Soapstone 24k 2010
This was the tail end of a busy four weeks of racing for me, with the middle two races being 7 Sisters and the Bear Mountain 50 miler. It’s hard to believe, but my recovery from the 50 miler was much easier than the week after 7 Sisters, and I didn’t exactly throw in the towel during the last few miles of the 50. Two days after the race, I felt good enough to do a short but intense hill workout with Kevin Gorman, my CMS teammate, and it went surprisingly well. I had no problems justifying running easy for the rest of the week, and my legs felt good by race day. I guess red wine and ice enhance recovery. I knew Jim would not be racing the day before (as last year), and given that he was a mile ahead of me at the New Bedford half, I was wondering how long we would be running together this year.
We got out somewhat quickly at the start, as I didn’t want to encourage anyone to hang on to us. On the other hand, I wasn’t trying to push the pace early with the vertical climb of Soapstone coming up at 2.5. The new singletrack section prior to the hill seemed longer, but that might have been due to the fact that I was a bit worried that we missed a turn. I tried to maintain an even effort hiking up the hill, so that we could actually run the upper portion and still feel ok for the hard downhill that follows. Jim gave me 10 second updates on two guys behind us, and seemed to think we were going to get caught.
Although pushing too hard on downhills is one of the best ways to ruin a race, I wasn’t holding back much on the descents. I didn’t actually think that I would put time on Jim, but it was likely to be harder on Jim’s legs than mine, and might prevent surges on the runable sections between the hills, where JJ’s leg speed would be an advantage. He seemed content with the pace, and I just tried to keep a steady effort. We talked about last year’s race, and how nice the trail conditions were this year. At 49 minutes, we started down the long stream bed downhill, which was almost completely dry. It is always nice to have dry shoes on the mile long hill that follows, and I felt much better on this section this year compared to last.
At around 60 minutes, my abdominal muscles started to get tight, which sometimes happens to me in races with fast descents. I think my legs get in front of my torso, and this fatigues my stomach muscles. I thought Jim might go by during the 10 minutes it took to relax the cramping, but he seemed to be worried about the final climb. It took forever to get there, and I started to feel the 50 miler on the rolling technical section from 11-13 miles. We hit the base of the hill at around 1:32, and I climbed as hard as I could while still leaving some for the rolling last mile. I couldn’t pull away from JJ, and I knew I was in trouble when I had to back off on the final trail downhill due to heavy legs from the climb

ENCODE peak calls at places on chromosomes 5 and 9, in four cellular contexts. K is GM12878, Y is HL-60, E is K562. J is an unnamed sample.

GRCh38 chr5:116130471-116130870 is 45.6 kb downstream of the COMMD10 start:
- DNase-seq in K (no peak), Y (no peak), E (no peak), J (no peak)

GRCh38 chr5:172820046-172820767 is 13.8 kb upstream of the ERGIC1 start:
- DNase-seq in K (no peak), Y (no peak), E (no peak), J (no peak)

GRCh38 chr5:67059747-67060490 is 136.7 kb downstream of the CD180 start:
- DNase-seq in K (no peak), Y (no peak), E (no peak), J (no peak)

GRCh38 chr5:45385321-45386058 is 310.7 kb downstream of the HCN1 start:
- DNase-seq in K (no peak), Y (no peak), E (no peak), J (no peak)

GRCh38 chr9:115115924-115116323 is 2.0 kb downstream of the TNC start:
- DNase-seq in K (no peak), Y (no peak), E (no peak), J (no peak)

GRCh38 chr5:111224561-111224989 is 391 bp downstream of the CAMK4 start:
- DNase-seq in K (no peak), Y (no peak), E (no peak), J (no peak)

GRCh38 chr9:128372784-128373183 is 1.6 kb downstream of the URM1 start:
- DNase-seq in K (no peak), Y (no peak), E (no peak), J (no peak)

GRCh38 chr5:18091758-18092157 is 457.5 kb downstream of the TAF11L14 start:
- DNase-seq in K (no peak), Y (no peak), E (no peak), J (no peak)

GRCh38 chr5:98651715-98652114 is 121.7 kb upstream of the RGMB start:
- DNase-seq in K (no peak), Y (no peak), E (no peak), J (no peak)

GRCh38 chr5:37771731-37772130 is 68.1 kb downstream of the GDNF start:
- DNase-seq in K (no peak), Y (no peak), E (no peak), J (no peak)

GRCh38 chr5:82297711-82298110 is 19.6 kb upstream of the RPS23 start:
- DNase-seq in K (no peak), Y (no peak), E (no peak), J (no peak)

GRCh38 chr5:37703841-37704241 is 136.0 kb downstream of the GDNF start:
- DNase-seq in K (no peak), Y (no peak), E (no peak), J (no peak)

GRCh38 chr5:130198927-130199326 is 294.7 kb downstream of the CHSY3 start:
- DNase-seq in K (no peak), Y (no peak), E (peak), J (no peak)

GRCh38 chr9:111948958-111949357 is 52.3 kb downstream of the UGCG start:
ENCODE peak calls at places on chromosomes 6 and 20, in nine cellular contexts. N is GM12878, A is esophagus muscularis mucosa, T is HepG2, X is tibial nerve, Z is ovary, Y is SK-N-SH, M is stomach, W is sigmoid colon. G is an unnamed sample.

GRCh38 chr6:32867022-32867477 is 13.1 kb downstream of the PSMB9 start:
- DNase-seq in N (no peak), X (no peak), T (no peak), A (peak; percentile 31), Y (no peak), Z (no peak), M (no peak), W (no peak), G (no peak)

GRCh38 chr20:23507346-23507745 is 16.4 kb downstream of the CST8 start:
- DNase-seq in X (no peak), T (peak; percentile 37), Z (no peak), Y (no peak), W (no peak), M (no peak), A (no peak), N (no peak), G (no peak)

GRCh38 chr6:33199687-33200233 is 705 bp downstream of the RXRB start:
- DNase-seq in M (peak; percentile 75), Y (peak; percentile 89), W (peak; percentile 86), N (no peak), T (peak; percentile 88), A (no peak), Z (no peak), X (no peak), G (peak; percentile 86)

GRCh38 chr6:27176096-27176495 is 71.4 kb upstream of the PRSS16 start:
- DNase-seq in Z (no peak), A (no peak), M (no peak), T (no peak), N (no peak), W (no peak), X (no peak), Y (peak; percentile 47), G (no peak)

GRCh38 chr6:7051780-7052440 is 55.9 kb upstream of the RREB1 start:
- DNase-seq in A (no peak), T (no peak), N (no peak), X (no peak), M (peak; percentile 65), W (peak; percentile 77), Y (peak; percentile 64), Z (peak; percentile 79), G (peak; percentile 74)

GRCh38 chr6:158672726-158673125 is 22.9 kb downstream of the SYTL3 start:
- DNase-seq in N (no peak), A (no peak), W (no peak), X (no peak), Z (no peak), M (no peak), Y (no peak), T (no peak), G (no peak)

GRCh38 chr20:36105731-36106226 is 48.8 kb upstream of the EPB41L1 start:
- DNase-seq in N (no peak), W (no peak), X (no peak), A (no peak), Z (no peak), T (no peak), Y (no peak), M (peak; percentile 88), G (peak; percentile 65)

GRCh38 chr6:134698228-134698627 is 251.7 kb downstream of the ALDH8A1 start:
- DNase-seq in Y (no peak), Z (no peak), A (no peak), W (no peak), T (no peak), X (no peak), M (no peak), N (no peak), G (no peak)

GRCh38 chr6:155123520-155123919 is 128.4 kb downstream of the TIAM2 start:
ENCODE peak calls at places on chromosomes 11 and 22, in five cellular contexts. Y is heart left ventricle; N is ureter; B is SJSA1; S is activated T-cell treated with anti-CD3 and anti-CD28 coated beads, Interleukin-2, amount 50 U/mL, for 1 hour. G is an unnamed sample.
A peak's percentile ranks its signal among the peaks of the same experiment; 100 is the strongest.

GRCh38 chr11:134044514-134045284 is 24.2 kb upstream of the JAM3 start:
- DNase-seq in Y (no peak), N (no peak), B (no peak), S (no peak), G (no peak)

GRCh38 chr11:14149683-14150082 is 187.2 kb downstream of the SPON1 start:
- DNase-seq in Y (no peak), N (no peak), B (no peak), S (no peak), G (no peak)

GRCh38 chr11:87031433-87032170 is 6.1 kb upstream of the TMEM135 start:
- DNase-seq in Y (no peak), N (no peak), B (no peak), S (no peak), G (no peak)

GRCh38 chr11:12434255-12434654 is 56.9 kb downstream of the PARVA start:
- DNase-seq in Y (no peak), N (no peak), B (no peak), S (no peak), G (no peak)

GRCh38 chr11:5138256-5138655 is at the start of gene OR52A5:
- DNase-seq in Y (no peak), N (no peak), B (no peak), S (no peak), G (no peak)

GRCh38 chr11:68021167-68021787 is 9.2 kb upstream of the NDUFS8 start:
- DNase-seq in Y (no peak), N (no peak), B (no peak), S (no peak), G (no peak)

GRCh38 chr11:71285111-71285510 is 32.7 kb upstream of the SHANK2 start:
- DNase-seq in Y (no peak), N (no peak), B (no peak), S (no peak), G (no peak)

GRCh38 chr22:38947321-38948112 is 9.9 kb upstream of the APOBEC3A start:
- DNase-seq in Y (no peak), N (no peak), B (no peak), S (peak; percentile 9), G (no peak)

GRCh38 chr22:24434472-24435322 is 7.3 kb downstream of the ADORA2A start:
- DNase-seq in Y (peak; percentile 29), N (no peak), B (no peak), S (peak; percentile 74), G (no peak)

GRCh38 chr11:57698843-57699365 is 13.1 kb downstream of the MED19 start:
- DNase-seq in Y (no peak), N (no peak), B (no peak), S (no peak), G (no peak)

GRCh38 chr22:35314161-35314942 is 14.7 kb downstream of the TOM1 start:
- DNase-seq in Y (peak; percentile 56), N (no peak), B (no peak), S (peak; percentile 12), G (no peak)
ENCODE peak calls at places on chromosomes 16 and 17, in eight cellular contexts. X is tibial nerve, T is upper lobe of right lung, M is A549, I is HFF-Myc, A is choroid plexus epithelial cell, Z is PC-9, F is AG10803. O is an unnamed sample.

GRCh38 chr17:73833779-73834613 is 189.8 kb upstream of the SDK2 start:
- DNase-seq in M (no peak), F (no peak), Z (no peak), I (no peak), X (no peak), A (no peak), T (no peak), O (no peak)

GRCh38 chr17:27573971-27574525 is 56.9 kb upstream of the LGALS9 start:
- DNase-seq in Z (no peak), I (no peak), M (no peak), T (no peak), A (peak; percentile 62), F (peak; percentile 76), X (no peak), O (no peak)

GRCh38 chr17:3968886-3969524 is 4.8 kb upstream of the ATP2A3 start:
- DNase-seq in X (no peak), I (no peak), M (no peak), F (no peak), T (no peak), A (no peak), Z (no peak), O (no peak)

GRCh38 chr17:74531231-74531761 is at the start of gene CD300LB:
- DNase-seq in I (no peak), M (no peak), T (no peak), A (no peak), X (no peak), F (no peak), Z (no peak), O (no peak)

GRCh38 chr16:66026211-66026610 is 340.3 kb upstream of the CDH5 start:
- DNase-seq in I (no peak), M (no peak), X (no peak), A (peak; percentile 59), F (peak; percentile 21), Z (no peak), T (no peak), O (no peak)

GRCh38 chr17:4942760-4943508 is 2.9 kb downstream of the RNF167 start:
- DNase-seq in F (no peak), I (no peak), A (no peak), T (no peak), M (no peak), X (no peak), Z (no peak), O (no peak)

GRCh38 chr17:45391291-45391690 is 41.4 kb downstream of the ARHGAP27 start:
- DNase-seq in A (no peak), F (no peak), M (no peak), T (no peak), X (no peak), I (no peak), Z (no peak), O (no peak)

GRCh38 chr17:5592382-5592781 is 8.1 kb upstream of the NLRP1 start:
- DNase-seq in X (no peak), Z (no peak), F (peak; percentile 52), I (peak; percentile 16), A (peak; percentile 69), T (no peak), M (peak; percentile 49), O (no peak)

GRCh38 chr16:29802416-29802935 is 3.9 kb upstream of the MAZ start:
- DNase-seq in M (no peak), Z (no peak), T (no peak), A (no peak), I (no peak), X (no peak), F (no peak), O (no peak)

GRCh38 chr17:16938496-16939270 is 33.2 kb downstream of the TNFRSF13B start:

JJ passed me on the road, and it was downhill from there. My quads were dead tired, and hard downhill pounding on pavement was not helping. I managed to keep the gap at a few seconds until we got onto the dirt road and the final climb to the finish, where both my stride and turnover slowed. Jim pulled away steadily while I tried to limit the damage, but think I finished the 50 mile faster than that!
The race for spots 3-6 was very tight behind us, as Ross Krause, Keith Schmitt, John Dudley, and Dave Hannon all finish within a minute. Serena Wilcox won the women’s race by about 6 minutes, so it was a good day for Inov-8. In addition to JJ and Serena, I know that Ross Krause was wearing 290’s. JJ went with 212’s, which he was very happy with, and I wore my 290’s for a little more protection on technical downhills. I preferred the 290’s to the 230’s I wore last year, but I did run a bit faster last year. I’m thinking the slight course change may have added some distance, but I’m not sure on that. With the exception of the last mile, I’m happy with my race, and I probably couldn’t have expected much more a week after Bear Mountain. Deb and Scott Livingston and the Shenipsit Striders did a great job with the race, and the perfect running weather encouraged a record turnout of 160 for the 24k and almost another 100 for the 6k.
Full results at:
Tuesday, May 25, 2010
Soapstone 24k 2010